The parties differ as to what constitutes the relevant history of the R.E.A. determination to grant the loan to East River. The plaintiffs note a conference on June 9, 1964 among representatives of N.S.P., O.T.P., R.E.A. and East River as the first material attempt by the Administrator to institute negotiations for a long-term power supply arrangement between plaintiffs and East River. On the other hand, defendants point to correspondence and meetings long prior to the June, 1964 date as being negotiations relevant to the eventual granting of the loan and rejection of plaintiffs' proposals. Plaintiffs characterize plans submitted by plaintiffs and considered by East River in June and July of 1964 as working drafts of possible arrangements to obviate the need for an R.E.A. loan while the R.E.A., the Administrator and East River apparently viewed such drafts as final proposals.

On August 3, 1964 the R.E.A. informed plaintiffs by letter of certain basic requirements which any acceptable joint plan proposal must meet. It was suggested that East River would build, with R.E.A. aid, certain facilities which N.S.P. and O.T.P. would use in exchange for the use by East River of certain presently existing facilities of the plaintiffs. Straight-wheeling arrangments, under which plaintiffs would transmit power to East River's Minnesota members for a charge rather than in exchange for the use of East River facilities, were also considered. The R.E.A. eventually concluded that plaintiffs' proposals were unreasonable and so informed them.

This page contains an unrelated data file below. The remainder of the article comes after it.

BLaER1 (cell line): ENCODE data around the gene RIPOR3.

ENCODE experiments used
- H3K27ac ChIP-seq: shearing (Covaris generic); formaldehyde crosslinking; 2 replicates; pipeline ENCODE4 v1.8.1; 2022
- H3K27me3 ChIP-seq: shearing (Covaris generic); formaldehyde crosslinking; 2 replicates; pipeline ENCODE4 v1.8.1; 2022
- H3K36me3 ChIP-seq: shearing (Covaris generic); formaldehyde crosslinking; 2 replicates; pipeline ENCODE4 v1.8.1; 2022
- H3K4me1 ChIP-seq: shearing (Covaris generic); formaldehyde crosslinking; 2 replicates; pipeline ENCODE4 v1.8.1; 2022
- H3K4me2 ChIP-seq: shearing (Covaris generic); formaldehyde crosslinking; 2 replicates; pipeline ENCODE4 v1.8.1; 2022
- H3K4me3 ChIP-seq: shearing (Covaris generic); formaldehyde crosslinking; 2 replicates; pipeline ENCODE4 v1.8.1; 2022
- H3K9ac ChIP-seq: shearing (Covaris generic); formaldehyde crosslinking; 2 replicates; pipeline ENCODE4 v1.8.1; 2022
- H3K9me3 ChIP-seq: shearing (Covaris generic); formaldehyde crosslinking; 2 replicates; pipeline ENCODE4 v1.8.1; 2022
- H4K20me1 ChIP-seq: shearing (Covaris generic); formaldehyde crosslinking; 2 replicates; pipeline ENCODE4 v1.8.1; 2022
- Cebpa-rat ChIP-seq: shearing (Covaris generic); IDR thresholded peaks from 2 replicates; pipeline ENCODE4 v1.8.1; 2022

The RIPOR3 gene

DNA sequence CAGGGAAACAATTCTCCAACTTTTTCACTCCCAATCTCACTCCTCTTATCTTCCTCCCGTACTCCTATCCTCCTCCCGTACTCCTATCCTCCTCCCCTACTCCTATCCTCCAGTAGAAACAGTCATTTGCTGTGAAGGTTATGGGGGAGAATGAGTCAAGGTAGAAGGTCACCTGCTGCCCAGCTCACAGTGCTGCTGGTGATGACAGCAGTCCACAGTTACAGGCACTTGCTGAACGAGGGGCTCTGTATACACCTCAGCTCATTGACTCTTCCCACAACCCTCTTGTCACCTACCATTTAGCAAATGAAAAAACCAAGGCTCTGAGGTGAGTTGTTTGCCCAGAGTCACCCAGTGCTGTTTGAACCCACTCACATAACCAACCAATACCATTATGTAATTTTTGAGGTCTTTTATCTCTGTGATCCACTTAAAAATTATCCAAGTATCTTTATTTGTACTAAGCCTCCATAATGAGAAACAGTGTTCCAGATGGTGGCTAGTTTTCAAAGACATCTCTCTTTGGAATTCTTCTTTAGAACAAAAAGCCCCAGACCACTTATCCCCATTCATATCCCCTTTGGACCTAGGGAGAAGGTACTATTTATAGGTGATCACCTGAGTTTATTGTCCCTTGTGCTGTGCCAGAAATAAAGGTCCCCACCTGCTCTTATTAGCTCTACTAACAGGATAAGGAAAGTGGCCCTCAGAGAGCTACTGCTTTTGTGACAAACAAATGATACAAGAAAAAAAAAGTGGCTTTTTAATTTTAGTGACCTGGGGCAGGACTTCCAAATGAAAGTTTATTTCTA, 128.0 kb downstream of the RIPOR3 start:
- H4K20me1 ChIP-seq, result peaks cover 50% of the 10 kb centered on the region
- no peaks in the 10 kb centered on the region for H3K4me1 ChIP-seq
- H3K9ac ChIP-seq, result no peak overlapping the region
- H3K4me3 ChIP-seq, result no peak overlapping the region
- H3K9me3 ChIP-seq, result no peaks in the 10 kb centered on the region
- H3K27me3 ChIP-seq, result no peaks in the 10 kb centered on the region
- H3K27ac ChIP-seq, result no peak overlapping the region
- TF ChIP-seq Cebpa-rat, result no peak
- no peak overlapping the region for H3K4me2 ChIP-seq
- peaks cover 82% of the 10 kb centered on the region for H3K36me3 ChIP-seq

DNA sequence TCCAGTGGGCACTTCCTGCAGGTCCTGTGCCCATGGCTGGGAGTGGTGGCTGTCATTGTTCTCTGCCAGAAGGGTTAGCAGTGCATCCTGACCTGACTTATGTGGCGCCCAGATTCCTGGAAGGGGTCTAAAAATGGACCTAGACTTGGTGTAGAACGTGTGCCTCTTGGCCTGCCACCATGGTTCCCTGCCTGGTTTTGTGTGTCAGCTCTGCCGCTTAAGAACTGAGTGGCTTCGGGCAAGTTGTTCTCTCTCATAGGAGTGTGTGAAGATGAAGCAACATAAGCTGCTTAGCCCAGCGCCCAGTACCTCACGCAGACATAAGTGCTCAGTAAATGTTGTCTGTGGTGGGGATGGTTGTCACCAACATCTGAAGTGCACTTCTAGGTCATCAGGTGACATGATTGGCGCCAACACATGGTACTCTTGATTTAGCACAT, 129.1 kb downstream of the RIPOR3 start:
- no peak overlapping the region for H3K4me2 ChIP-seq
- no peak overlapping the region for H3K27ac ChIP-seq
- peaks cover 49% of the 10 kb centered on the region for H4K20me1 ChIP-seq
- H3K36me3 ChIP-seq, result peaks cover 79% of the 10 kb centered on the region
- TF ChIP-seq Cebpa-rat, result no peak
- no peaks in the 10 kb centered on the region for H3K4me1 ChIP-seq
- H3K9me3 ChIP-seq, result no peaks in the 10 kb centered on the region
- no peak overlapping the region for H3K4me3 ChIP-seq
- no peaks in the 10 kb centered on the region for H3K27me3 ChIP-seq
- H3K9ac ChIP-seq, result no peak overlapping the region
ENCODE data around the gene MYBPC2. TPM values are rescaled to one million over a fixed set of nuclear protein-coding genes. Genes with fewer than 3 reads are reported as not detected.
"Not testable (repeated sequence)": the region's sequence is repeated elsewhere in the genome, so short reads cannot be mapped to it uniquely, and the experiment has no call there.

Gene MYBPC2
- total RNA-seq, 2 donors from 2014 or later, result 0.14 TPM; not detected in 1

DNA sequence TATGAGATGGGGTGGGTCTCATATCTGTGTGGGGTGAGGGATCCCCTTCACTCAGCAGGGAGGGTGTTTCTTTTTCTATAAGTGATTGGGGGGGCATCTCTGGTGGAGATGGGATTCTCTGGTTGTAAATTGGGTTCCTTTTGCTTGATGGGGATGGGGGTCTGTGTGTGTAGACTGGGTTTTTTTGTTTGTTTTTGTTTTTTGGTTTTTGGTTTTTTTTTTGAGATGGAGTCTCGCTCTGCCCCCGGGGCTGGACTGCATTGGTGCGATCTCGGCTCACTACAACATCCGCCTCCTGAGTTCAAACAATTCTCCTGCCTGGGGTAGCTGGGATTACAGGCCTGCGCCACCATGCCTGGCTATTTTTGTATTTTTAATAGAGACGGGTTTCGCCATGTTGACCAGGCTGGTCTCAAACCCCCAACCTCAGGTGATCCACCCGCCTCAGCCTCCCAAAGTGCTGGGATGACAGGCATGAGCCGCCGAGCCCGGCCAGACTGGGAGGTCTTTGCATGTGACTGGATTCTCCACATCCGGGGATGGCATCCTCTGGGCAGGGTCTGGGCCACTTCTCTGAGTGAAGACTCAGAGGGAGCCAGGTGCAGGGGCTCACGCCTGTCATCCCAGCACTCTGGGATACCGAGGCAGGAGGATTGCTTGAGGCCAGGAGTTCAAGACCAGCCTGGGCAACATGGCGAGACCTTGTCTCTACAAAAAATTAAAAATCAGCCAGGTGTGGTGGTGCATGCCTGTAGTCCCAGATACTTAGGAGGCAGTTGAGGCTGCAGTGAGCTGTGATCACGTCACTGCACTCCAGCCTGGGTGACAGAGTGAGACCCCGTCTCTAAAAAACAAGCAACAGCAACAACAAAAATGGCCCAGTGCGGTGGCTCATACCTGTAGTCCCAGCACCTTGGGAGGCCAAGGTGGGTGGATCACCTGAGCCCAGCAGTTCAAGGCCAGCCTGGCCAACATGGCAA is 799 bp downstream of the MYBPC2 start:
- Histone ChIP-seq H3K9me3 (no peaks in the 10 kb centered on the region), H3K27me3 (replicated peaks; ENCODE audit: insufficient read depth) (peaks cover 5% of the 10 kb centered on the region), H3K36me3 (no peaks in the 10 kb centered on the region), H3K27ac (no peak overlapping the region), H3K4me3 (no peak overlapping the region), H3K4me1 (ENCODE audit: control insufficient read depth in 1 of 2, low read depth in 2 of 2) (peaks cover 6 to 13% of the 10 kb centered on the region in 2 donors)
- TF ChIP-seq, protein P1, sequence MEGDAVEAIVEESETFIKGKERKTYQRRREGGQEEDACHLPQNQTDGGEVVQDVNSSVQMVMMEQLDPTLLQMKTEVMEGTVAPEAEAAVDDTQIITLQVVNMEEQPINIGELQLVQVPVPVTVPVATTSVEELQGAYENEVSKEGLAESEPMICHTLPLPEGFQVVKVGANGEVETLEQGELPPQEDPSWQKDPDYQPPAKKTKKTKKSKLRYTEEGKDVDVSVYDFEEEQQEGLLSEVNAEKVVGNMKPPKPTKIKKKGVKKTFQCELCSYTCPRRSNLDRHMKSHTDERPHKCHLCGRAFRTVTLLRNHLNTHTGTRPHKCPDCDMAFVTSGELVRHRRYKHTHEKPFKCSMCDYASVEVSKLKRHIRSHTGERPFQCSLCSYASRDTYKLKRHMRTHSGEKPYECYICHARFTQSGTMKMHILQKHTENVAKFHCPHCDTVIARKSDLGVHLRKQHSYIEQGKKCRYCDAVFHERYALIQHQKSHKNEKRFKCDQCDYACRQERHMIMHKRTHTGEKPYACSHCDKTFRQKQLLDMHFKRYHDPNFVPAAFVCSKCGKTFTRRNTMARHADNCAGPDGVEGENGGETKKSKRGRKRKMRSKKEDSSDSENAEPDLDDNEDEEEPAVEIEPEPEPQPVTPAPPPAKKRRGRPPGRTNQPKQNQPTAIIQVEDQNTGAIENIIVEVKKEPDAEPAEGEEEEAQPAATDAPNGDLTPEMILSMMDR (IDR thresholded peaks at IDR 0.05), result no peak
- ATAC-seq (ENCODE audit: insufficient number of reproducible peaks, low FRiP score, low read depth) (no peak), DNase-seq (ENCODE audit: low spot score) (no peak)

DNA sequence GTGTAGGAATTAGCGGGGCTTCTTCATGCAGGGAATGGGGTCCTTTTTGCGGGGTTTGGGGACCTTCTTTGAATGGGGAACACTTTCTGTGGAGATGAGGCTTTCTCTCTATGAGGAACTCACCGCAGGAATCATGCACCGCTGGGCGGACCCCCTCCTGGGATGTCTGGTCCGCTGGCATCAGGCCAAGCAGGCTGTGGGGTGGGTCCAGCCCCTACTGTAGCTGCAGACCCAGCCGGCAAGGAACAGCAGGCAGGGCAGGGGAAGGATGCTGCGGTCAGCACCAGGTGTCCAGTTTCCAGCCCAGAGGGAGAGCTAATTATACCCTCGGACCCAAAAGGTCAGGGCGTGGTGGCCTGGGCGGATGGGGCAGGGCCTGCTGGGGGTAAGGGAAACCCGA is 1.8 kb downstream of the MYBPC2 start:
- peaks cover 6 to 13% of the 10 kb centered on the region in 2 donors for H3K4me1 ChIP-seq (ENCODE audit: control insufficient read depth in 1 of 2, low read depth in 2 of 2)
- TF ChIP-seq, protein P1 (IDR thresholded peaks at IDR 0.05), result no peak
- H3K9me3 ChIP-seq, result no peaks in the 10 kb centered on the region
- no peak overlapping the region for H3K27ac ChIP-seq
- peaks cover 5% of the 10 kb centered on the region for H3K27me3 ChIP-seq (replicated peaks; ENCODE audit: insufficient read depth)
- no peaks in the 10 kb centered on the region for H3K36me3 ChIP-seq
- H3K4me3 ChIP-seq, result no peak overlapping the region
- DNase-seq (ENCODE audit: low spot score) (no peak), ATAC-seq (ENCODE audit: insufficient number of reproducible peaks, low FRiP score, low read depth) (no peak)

During September 21-24, 1964, further negotiations took place in the R.E.A. offices in Washington, D. C., with representatives of all parties in attendance. Following this meeting N.S.P. and O.T.P. submitted another proposal on October 2, 1964. Plaintiffs characterize this proposal as "definite" while defendants characterize it as "final."